Cookie Consent

By clicking “Accept”, you agree to the storing of cookies on your device to enhance site navigation, analyse site usage, and assist in our marketing efforts. View our Privacy Policy for more information.

View Privacy Policy
Close
Stage 15

Symonds Yat to Monmouth

Stage 15

Symonds Yat to Monmouth

This section is completely level, following the route of the old Ross on Wye to Monmouth railway line, which is now the Peregrine Path, a car free cycle and pedestrian route.  Trains steamed through the Wye gorge below the towering cliffs of the Seven Sisters Rocks and King Arthur's Cave.

Pass Biblins Bridge, a well known swaying pedestrian bridge and Lady Park Wood, a National Nature Reserve left untouched for nearly 100 years to see how natural woodland develops over time. Closer to Monmouth Hadnock Halt was a request stop serving a small cluster of nearby houses until 1959. A stretch of road leads into Monmouth and you may catch a glimpse of the pretty white-washed Dixton church on the opposite bank before reaching the Wye Bridge.

Elevation profile

Route Facts

Start:
Symonds Yat East, adjacent to hand ferry
Finish:
Wye Bridge, Monmouth
Distance:
5.5miles (8.8km)
Time:
2hr
Height ascent:
Negligible
OS Map:
Explorer OL14 Wye Valley & Forest of Dean
Refreshments:
None on route.
Public Transport:
No public transport.
Passport Collection Point:
Stephen's Book Shop, Church Street, Monmouth

Wye-Lights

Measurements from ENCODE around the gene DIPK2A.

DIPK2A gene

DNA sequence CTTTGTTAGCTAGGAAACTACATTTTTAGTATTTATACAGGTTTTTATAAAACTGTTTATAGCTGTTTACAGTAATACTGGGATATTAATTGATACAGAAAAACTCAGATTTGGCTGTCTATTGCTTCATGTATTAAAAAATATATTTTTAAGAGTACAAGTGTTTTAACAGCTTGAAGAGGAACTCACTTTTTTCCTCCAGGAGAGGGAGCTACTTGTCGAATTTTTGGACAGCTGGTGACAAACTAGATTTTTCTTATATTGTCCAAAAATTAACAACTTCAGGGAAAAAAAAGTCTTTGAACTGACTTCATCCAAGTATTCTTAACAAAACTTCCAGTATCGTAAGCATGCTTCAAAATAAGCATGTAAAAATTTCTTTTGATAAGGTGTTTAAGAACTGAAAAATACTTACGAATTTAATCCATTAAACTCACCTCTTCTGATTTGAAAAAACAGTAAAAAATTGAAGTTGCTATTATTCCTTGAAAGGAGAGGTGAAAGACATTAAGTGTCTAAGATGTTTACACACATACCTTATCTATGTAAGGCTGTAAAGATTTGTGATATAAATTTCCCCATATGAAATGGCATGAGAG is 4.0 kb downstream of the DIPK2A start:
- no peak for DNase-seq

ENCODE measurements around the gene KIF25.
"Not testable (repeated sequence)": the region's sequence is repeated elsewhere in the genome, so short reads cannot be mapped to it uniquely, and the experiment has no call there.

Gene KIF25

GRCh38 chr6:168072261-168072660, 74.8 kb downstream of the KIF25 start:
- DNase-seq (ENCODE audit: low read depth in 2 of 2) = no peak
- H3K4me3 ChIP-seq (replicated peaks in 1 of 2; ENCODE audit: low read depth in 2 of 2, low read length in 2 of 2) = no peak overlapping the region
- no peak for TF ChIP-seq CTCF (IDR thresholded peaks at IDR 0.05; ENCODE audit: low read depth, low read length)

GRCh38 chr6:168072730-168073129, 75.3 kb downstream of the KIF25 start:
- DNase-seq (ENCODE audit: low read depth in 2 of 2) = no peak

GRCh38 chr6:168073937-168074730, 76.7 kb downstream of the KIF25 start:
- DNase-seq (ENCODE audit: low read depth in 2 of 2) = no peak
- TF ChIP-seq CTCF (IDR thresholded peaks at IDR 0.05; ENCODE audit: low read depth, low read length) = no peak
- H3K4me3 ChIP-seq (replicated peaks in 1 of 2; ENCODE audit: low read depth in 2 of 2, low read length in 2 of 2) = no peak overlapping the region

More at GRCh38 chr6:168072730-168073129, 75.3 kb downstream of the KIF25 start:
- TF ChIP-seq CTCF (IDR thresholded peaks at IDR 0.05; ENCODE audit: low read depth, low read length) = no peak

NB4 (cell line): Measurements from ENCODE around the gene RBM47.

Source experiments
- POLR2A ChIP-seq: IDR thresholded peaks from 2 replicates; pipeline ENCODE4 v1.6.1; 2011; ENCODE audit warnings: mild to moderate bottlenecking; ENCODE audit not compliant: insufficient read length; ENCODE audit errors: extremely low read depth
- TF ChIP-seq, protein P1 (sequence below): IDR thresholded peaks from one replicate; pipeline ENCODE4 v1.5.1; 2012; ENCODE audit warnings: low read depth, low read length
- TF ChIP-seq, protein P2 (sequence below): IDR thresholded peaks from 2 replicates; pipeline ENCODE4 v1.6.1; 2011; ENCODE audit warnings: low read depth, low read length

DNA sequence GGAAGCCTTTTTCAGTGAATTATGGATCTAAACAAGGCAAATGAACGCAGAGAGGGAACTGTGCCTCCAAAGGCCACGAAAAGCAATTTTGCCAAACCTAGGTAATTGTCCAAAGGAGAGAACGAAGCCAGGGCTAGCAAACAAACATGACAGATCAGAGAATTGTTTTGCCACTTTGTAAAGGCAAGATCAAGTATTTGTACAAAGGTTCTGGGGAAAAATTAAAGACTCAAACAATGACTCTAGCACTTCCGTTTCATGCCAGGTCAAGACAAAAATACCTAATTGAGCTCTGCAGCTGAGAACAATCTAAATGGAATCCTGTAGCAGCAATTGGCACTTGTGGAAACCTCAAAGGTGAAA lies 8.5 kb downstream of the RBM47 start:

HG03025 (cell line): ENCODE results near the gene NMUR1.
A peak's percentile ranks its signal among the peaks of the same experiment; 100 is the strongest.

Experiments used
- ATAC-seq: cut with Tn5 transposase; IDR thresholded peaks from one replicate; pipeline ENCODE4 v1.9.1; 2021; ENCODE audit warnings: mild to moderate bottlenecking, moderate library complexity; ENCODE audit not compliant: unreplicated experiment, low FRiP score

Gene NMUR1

Lady Park Wood

Lady Park is a National Nature Reserve which was established by the Forestry Commission in 1945 as a long-term ecological project. Completely unmanaged, it is being studied in detail to see how natural woodland develops over time without intervention like tree felling, thinning or coppicing . A group of professional artists, The Aborealists, have also been studying this wood and have created a fascinating book, Art Meets Ecology at Lady Park Wood, illustrating how natural woodland works.

Visit website
St Peter's, Dixton

A church called Llan Tydwg is first mentioned here in AD 735, in the Book of Llandaff. It was probably destroyed by the Welsh prince, Gruffydd ap Llywelyn in 1055, when he led a raid up the Wye to Hereford. It’s likely the church was rebuilt soon after the Norman invasion and re-dedicated to St Peter. Steps down to the river are a reminder that it was common for people to arrive afloat, including the vicar who lived on the opposite bank. Inside, brass markers record numerous floods.

Visit website
Shire Hall & the Chartists' Trial

Monmouth’s Shire Hall was the scene of one of the most infamous trials in British history when, in 1839/40, John Frost and other Chartists were tried for their involvement in the Chartist Riots in Newport. Three Chartists were found guilty of high treason and sentenced to death by hanging and quartering, the last time this sentence was given in Britain. Queen Victoria intervened and the three were deported to Van Dieman’s Land for life. Annual Parliaments is the only Chartist demands not to have been achieved.

Visit website

PLan Your Adventure

Passport StampBoots Illustration

Wye Valley
Walk Passport

It’s a fantastic achievement to walk all 136 miles. Mark the miles by keeping a record of your journey, collecting (digital) passport stamps along the route…

MAKE A PASSPORT